Monday, December 26, 2005

Exploring the EM Part 3 - What are they reacting to?

At this point, we need to look deeper, seeking to understand the deeper structures, attitudes, and “-isms” to which the EM is reacting. Only by understanding the EM at this level will we be able to identify some of the reefs that lurks beneath these attractive waters. These categories are somewhat subjective (and certainly not exhaustive), but they should be representative. At the highest level, I see the EM reacting against two major movements: the first cultural/philosophical (modernism), the second religious (evangelicalism).

These two categories are closely connected. In many cases, the reason the EM has rejected the evangelical expression of the church is because they feel that evangelicalism has imbibed too heavily in modernity; if you reject the modern worldview, then it only makes sense (if you desire to be both authentic and consistent) that you will also reject the religious systems which are built upon it.26 The EM is one attempt to salvage the Christian faith for postmoderns who still want to believe in Jesus.

Interestingly, the EM is almost exclusively an evangelical movement.27 Carson notes that “Many of them come from conservative, traditional, evangelical churches, sometimes with a fundamentalist streak.”28 This makes sense, when we consider that the hallmarks of twentieth century evangelicalism rest in its commitment to a rigid understanding of inerrancy, and its insistence on a simple gospel that demands an immediate response.29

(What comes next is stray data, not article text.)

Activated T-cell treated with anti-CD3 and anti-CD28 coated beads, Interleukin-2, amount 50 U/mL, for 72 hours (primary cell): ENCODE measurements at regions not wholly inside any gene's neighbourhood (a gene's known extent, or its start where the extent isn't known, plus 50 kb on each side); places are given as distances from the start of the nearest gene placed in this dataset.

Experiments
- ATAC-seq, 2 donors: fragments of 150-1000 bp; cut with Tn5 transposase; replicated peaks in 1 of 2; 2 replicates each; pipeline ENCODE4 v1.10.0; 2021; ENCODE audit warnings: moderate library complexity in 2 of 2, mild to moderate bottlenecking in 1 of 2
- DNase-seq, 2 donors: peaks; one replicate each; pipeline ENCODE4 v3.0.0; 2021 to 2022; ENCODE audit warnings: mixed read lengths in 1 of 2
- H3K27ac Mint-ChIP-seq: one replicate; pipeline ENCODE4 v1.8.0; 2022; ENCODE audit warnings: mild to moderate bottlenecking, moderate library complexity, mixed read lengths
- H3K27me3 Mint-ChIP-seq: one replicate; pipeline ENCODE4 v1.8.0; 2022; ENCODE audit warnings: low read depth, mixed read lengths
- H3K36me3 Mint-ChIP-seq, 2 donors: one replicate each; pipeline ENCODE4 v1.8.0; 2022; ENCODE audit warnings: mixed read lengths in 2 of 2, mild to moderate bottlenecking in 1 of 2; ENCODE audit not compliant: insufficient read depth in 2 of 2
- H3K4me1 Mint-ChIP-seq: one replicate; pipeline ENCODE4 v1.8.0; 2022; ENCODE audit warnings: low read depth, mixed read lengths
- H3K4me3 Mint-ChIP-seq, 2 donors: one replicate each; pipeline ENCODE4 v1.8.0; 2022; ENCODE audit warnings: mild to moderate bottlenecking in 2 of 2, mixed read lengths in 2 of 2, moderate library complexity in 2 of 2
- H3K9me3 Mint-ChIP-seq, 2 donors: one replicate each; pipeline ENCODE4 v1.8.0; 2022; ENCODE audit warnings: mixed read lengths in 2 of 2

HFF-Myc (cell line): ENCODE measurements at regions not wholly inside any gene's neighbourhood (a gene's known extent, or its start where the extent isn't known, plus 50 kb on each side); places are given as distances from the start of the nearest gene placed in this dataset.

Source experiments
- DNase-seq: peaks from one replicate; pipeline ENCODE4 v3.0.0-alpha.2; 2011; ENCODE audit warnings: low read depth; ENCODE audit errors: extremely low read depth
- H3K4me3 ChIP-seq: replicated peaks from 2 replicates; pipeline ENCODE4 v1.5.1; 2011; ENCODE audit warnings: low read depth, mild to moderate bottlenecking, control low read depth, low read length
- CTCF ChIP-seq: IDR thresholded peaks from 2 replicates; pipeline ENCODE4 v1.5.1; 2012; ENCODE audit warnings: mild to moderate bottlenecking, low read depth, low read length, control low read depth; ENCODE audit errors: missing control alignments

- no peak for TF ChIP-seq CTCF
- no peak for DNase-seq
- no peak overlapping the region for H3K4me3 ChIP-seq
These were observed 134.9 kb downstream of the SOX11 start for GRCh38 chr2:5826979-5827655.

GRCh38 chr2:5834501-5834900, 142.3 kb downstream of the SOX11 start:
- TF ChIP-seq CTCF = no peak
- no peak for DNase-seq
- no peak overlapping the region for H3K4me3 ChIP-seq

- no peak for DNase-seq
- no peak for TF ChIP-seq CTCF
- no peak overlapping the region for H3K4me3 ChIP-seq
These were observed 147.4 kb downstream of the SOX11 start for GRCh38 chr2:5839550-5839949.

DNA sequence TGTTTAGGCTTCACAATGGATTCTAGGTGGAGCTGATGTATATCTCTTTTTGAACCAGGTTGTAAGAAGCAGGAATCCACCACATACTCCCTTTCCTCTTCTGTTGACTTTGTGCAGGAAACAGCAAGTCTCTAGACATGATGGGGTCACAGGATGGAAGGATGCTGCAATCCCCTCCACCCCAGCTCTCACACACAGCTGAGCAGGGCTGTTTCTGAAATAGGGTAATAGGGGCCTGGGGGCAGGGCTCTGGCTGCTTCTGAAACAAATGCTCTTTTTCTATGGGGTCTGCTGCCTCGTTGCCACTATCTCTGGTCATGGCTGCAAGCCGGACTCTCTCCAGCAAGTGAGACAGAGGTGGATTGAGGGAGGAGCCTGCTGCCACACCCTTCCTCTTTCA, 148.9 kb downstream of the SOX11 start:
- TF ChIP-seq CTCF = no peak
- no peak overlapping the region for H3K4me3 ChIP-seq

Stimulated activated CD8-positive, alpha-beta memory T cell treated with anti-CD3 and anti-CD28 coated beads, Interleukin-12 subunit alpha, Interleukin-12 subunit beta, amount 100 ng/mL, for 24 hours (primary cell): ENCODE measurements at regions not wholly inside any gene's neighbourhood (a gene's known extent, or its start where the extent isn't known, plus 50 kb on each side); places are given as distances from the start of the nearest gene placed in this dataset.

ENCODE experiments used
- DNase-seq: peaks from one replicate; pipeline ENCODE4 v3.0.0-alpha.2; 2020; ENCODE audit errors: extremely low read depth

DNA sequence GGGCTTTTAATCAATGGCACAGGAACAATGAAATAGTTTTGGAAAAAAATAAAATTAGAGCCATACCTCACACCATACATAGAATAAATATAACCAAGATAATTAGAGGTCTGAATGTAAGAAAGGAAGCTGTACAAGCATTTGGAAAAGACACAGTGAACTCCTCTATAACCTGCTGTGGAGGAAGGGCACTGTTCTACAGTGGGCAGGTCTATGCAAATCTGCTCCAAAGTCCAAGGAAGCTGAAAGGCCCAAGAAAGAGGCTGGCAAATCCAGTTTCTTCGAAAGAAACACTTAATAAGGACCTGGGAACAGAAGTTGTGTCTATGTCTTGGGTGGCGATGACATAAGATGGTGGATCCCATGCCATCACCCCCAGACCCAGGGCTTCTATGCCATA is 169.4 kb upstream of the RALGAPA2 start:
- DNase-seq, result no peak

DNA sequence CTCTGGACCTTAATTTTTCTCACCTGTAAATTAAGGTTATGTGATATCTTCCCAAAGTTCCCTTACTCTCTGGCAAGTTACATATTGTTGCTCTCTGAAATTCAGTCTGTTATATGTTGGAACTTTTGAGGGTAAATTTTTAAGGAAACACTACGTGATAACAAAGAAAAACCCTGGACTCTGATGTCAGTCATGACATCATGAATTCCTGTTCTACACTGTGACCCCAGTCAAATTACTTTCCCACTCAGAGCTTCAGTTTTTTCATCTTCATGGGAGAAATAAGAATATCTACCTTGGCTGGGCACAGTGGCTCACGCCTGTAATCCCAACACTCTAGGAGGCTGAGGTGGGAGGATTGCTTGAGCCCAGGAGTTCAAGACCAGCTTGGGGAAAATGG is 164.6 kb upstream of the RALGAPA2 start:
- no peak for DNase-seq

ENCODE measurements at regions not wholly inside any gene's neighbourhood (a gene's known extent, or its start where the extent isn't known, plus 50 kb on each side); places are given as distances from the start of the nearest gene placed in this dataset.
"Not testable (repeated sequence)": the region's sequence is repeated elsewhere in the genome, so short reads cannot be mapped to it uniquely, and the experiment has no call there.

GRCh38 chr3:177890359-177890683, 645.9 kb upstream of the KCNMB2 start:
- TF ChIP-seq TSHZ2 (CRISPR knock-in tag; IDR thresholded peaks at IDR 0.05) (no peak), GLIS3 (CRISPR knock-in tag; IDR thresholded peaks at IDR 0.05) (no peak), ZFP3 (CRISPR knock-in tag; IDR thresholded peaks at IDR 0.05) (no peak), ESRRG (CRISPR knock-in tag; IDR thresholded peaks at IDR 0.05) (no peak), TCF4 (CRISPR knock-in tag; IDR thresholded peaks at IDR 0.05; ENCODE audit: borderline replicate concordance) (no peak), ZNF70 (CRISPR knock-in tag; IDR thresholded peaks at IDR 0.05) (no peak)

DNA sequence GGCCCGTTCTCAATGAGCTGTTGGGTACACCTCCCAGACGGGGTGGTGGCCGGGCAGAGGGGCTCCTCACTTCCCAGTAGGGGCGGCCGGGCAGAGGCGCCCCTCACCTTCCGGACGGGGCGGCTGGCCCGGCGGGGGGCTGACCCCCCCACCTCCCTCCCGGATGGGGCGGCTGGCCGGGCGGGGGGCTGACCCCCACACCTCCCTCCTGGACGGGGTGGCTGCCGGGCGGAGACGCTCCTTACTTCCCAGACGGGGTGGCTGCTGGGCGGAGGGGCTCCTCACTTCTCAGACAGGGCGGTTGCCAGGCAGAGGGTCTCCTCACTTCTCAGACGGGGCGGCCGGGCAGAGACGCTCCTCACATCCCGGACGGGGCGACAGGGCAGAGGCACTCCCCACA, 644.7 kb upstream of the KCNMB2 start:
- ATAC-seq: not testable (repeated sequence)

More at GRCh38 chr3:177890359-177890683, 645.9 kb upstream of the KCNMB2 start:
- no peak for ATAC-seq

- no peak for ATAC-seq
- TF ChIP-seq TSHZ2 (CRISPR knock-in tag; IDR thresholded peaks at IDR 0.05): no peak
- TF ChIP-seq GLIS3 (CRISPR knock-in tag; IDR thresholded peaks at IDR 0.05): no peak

The rise of American postmodernity in the last part of the twentieth century has clearly undermined the first commitment, as archaeological discoveries and text critical developments have revealed that the history of the biblical texts is much more complicated than we might have first believed; if premoderns focused on the divine hand in Scripture, moderns found there the human element there as well, and postmoderns have recognized that the author's own perspective inevitably colors and shapes his message. Inerrancy as formulated and required by evangelicalism (and fundamentalism before that) seems out of step with the character of Scripture itself; attempting to locate inerrancy in the original autographs seems like something of an intellectual dodge – after all, we don't have the originals, and the closer we get to the originals the more evidence we discover for a complex textual history.30 Worse, many who take such a position often seem to equate their interpretation of those texts to be equally inerrant. An evangelical understanding of rigid inerrancy is a hard sell these days.